an assassination of the president, where he just continues to go after him. >> come on -- we're talking about how the president handles intelligence. there is a track record here. the president denied previously a high-confidence assessment from the intelligence community that russia intervened in the election. he did it for months and months. stood next to the russian president and said i believe his denial and now another high confidence assessment from the intelligence community, not a partisan organization, whatever you think of adam schiff here, and the president again says i take the accused opinion over the opinion -- the assessment of my own intelligence services. that's the question there. is that something the president should be concerned about? >> i don't -- the president doesn't -- i think we know, the president doesn't pay attention to these continued shots over the bow. he focuses on what he thinks is important for the american people. and he's kind of kept a deaf ear to this stuff of the continual beat the drum, just like russia.
not yet have they in any way found collusion. the big thing was collusion. collusion with the trump campaign and russia. and it's just not there. adam schiff has been unsuccessful, and this is the new attempt. but this will not be the last. he will continue to take things where he thinks he can drive some wedge between the american people and the president instead of moving forward. and it's unfortunate, because, quite frankly, whatever he comes up with is not going to do anything to help the people of this country. >> okay. well, jackie kucinich, your point of view on that. >> hmmm. so adam schiff is someone that is going to be adversarial with the president. he is the opposing party, and he's about to take over the intelligence committee, which, under a devin nunes, frankly was broken. and the russia investigation was broken there. so we'll see how he chooses to approach this. because democrats do have to worry about overplaying their hands here. that said, he's also not going to be alone. you know, if he's looking into
the president's finances and trump's finances as it relates to saudi arabia, he also has the house ways and means committee is going to be asking for the president's tax returns. so a lot of democratic house chairman are going to be coming at the president. and he's not going to be able to, you know, insult his way out of this. >> alice stewart, on the positive side here, in the midst of -- we don't have to say it again, a very divisive, partisan washington, you had the president tweet this morning, republicans and democrats must come together, finally with a major border security package, which will include funding for the wall. we've heard the punitive exchange here for some time. you give me money for my wall, maybe i'll make a deal on daca. is that an exchange you believe this president and democratically controlled house would be willing to make? >> i would hope so, given the large percentage of americans that want protections for dreamers and want to make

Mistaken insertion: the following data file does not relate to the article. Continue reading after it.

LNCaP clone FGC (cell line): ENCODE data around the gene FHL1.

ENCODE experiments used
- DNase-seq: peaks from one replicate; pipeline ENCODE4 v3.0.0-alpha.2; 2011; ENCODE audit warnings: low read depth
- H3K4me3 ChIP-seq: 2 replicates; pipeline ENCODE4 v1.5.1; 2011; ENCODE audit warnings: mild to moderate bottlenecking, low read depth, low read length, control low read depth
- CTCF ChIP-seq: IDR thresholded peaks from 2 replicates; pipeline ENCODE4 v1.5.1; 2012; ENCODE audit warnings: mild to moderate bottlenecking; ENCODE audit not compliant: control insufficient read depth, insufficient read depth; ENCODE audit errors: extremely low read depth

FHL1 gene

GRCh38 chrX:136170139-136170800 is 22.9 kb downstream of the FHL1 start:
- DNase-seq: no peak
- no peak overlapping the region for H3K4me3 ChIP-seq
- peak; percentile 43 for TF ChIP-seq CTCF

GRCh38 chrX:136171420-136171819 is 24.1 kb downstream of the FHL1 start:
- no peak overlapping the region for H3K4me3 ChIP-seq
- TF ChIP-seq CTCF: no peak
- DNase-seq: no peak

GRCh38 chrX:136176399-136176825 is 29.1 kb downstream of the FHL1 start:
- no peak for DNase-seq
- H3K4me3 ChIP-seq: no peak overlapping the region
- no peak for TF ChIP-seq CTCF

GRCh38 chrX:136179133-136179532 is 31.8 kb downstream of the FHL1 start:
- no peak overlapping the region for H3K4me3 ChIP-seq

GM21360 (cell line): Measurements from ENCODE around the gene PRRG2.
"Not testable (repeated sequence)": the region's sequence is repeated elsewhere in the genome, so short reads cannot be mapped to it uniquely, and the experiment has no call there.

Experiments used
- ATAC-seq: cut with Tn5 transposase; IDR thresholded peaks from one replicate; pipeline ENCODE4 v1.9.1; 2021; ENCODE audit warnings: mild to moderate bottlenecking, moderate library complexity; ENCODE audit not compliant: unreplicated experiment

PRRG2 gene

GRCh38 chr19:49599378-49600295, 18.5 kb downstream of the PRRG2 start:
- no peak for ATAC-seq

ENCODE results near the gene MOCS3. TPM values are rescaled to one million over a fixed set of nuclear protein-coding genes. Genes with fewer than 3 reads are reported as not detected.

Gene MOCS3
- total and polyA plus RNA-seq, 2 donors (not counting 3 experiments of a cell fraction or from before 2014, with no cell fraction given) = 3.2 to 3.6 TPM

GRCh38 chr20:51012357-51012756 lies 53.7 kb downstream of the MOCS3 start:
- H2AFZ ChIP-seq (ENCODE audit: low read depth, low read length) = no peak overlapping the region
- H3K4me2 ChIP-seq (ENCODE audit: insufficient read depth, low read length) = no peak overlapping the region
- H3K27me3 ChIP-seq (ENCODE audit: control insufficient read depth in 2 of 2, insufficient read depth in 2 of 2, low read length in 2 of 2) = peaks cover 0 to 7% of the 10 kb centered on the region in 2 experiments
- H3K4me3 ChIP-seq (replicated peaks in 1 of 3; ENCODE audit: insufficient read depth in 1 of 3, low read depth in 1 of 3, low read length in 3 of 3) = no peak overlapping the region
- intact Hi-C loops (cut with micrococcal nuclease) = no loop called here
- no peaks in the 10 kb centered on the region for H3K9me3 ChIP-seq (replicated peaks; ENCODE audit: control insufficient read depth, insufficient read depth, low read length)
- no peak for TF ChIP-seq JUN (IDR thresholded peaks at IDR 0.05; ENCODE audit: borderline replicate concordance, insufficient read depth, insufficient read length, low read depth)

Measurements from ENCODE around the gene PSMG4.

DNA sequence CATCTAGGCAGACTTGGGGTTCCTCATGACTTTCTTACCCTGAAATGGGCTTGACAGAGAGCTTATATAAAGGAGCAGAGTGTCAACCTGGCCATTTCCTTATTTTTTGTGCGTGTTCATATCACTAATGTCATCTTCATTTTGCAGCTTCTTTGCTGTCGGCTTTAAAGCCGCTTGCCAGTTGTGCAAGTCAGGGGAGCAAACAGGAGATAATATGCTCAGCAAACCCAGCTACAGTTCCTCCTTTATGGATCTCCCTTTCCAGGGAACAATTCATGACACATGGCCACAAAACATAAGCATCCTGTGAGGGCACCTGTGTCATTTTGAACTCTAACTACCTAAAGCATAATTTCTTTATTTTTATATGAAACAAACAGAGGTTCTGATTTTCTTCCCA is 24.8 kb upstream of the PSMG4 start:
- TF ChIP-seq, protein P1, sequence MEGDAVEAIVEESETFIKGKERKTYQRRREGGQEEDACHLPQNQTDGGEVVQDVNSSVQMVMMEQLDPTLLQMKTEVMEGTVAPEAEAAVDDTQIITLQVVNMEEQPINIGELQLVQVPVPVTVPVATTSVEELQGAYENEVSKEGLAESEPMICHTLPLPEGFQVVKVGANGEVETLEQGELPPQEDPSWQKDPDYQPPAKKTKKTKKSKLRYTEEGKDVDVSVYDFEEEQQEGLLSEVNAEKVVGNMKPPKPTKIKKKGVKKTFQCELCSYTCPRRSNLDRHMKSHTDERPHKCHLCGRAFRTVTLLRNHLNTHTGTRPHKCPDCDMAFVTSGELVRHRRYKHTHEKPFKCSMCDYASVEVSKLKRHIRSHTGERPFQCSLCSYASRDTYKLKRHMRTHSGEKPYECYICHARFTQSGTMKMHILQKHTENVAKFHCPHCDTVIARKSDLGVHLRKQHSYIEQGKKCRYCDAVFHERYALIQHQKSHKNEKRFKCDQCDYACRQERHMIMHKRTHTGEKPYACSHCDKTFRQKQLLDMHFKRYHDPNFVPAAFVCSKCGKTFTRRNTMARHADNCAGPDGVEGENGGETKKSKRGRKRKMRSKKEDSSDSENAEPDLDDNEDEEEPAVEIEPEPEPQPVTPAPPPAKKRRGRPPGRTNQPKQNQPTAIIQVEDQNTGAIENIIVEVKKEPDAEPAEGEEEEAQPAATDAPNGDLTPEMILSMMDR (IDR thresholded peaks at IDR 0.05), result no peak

progress on daca. and if the president has another meeting as he did with chuck and nancy, then we can have this conversation about you give me some money for the wall, and we will make -- i'll make sure you have the votes to pass daca. that is a good starting point. now that republicans no longer have control of the house, we're going to have to start negotiating. we can't just talk about making deals for daca and the wall. we have to actually follow through. that is a good starting point. i'm glad to see this is back on the table. because at the end of the day, this president ran and won in large part due to his promise that we're going to build a wall and mexico will pay for it. i always knew mexico was not going to pay for it. but this is a good way for him to move forward on a very serious campaign. >> nina turner, democrats in these mid terms, many ran on the idea, listen, i'm going to work with the other side of the aisle so we can get stuff done on issues like health care, daca, as well. that said, there is a part of the democratic base, right, who probably never wants to make a
deal with this president. what force wins out in these next two years? or do we just enter 2020 campaign mode and scorched earth on both sides? >> it's going to be special interests, ultimately, jim. it pains me to say that that's going to win out. the president had to deal with the democrats before over the wall. we know not all democrats agree with that wall, but he did cut a deal, as alice pointed out earlier, but that deal went no, where because the president changed his mind. wheeling and dealing with the lives of the dreamers, i don't think that should be the way we move forward. that being said, the democrats, again, are going to have to decide whether they're going to implement policy, really standing up for the american people. whether they're going to investigate this entire time the whole next two years, or whether they're going to push, as some want, an impeachment of the president. the democrats are going to have to decide, are they going to be on the side of the american